New Jersey v. T. L. O.

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New Jersey v. T. L. O.
Seal of the United States Supreme Court.svg
Argued March 28, 1984
Reargued October 2, 1984
Decided January 15, 1985
Full case nameNew Jersey v. T.L.O.
Citations469 U.S. 325 (more)
105 S. Ct. 733; 83 L. Ed. 2d 720; 1985 U.S. LEXIS 41; 53 U.S.L.W. 4083
Prior historyDefendant convicted sub. nom. State ex rel. T. L. O. 178 N.J. Super. 329, 428 A.2d 1327 (Middlesex County Ct., 1980); Affirmed, 185 N.J. Super. 279, 448 A.2d 493 (App. Div., 1982); conviction reversed 94 N.J. 331, 463 A.2d 934 (1983)
The Fourth Amendment prohibition on unreasonable searches and seizures applies to searches conducted by public school officials (administrators), and the search of student's purse was reasonable.
Court membership
Chief Justice
Warren E. Burger
Associate Justices
William J. Brennan Jr. · Byron White
Thurgood Marshall · Harry Blackmun
Lewis F. Powell Jr. · William Rehnquist
John P. Stevens · Sandra Day O'Connor
Case opinions
MajorityWhite, joined by Burger, Powell, Rehnquist, O'Connor
ConcurrencePowell, joined by O'Connor
Concur/dissentBrennan, joined by Marshall
Concur/dissentStevens, joined by Marshall; Brennan (Part I)
Laws applied
U.S. Const. amend IV

New Jersey v. T.L.O., 469 U.S. 325 (1985), is a decision by the Supreme Court of the United States addressing the constitutionality of a search of a public high school student for contraband after she was caught smoking.[1] A subsequent search of her purse revealed drug paraphernalia, marijuana, and documentation of drug sales. She was charged as a juvenile for the drugs and paraphernalia found in the search. She fought the search, claiming it violated her Fourth Amendment right against unreasonable searches. The U.S. Supreme Court, in a 6–3 ruling, held that the search by the Piscataway Township Schools was reasonable under the Fourth Amendment.


A teacher at Piscataway High School in New Jersey, upon discovering respondent, then a 14-year-old freshman, and her companion smoking cigarettes in a school lavatory in violation of a school rule, took them to the Principal's office, where they met with the Assistant Vice Principal. When respondent, in response to the Assistant Vice Principal's questioning, denied that she had been smoking and claimed that she did not smoke at all, the Assistant Vice Principal demanded to see her purse. After TLO was forced to hand over the purse, he observed a pack of cigarettes. Assistant Vice Principal Choplick kept searching through the purse because rolling papers were in plain view, and his search revealed a small amount of marijuana, rolling papers, a pipe, empty plastic bags, a large quantity of money in $1 bills, an index card that appeared to list students who owed TLO money, and two letters that implicated TLO in dealing marijuana. The principal then called the police and the girl's mother, who voluntarily drove her to the police station. She was convicted of dealing and use of illicit drugs. She was expelled from the school and fined $1,000.

Court decision[edit]

The Supreme Court of the United States, in a 6–3 decision issued by Justice White, balancing between the legitimate expectation of privacy of the individual, even a child, and the school's interest in maintaining order and discipline, held for the appellant (the state). According to school officials, they do require a "reasonable suspicion" to perform a search.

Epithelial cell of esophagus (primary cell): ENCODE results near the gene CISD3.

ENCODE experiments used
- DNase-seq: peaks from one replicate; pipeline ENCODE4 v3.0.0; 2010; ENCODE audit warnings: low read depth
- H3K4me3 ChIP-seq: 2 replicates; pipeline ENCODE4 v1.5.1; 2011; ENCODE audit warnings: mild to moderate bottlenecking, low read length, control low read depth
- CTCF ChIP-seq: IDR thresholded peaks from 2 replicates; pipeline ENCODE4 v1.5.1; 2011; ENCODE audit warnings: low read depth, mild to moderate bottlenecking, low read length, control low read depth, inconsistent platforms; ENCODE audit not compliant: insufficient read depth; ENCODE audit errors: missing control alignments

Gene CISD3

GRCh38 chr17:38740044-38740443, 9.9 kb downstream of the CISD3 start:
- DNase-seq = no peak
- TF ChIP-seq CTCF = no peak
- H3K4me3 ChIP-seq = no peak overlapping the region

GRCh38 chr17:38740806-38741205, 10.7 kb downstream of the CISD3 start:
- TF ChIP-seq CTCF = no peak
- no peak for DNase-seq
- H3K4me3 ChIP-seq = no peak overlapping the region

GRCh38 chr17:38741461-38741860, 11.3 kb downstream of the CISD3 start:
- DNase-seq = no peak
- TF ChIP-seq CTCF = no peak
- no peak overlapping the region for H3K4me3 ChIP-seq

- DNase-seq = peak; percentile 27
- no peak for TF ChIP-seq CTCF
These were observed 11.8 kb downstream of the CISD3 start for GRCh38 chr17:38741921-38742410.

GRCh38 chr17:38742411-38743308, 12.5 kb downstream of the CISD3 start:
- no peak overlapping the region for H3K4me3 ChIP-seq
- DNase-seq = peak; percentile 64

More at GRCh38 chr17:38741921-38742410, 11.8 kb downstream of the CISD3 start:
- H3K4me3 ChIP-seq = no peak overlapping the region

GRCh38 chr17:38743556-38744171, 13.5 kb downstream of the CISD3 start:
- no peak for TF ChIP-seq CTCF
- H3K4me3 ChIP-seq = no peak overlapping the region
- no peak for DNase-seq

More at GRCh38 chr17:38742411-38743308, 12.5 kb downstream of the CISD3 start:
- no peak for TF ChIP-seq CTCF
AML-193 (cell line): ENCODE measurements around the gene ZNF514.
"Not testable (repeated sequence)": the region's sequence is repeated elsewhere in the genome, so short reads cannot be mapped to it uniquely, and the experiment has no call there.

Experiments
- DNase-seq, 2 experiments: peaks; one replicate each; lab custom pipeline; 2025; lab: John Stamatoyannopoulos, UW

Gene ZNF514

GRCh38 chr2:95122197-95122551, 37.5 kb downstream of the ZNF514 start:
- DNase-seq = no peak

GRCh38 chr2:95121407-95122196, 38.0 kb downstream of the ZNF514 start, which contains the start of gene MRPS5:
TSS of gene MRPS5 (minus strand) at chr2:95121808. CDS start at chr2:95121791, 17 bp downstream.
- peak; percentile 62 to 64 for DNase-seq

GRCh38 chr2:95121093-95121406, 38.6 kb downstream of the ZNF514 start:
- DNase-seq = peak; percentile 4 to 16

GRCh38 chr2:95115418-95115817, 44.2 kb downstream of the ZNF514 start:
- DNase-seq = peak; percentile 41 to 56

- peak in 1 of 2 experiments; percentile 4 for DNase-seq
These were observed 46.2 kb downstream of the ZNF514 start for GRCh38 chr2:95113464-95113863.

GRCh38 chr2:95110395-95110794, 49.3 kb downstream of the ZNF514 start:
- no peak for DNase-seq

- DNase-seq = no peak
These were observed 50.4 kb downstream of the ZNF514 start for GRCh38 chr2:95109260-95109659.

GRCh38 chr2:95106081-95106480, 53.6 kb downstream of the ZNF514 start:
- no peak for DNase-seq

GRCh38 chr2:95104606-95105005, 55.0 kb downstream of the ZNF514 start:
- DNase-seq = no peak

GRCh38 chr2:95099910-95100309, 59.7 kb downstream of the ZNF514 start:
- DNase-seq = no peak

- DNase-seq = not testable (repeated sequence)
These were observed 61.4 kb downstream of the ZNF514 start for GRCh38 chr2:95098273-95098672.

Her possession of any cigarettes was relevant to whether or not she was being truthful, and since she had been caught in the bathroom and taken directly to the office, it was reasonable to assume she had the cigarettes in her purse. Thus, the vice-principal had reasonable cause to suspect a school rule had been broken, and more than just a "hunch" to search the purse. When the vice-principal was searching for the cigarettes, the drug-related evidence was in plain view. Plain view is an exception to the warrant requirement of the Fourth Amendment. Thus, the reasonable search for cigarettes led to some of the drug related material being discovered, which justified a search (including the zippered compartments inside the bag) resulting in the discovery of the cigarettes and other evidence including a small bag of marijuana and cigarette rolling papers.


In a separate concurring opinion, Justice Powell (joined by Justice O'Connor) stated that while he agreed with the Court's opinion, he felt that students in primary and secondary educational settings should not be afforded the same level of protection for search and seizures as adults and juveniles in non-school settings.[2]

Justice Brennan, joined by Justice Marshall, agreed with the majority's reasoning regarding a balancing approach to school searches. He disagreed, however, with the new standard set down by the Court, which he felt was a departure from the traditional "probable cause" approach. He explained:

Today's decision sanctions school officials to conduct full scale searches on a 'reasonableness' standard whose only definite content is that it is not the same test as the 'probable cause' standard found in the text of the Fourth Amendment. In adopting this unclear, unprecedented, and unnecessary departure from generally Fourth Amendment standards, the Court carves out a broad exception to standards that this Court has developed over years of considering Fourth Amendment problems. Its decision is supported neither by precedent nor even by a fair application of the 'Balancing test of power' it proclaims in this very opinion.[3]

See also[edit]


  1. ^ New Jersey v. T. L. O., 469 U.S. 325 (1985).
  2. ^ T. L. O., 469 U.S. at 348-50 (Powell, J., concurring).
  3. ^ T. L. O., 469 U.S. at 354 (Brennan, J., concurring in part and dissenting in part).

External links[edit]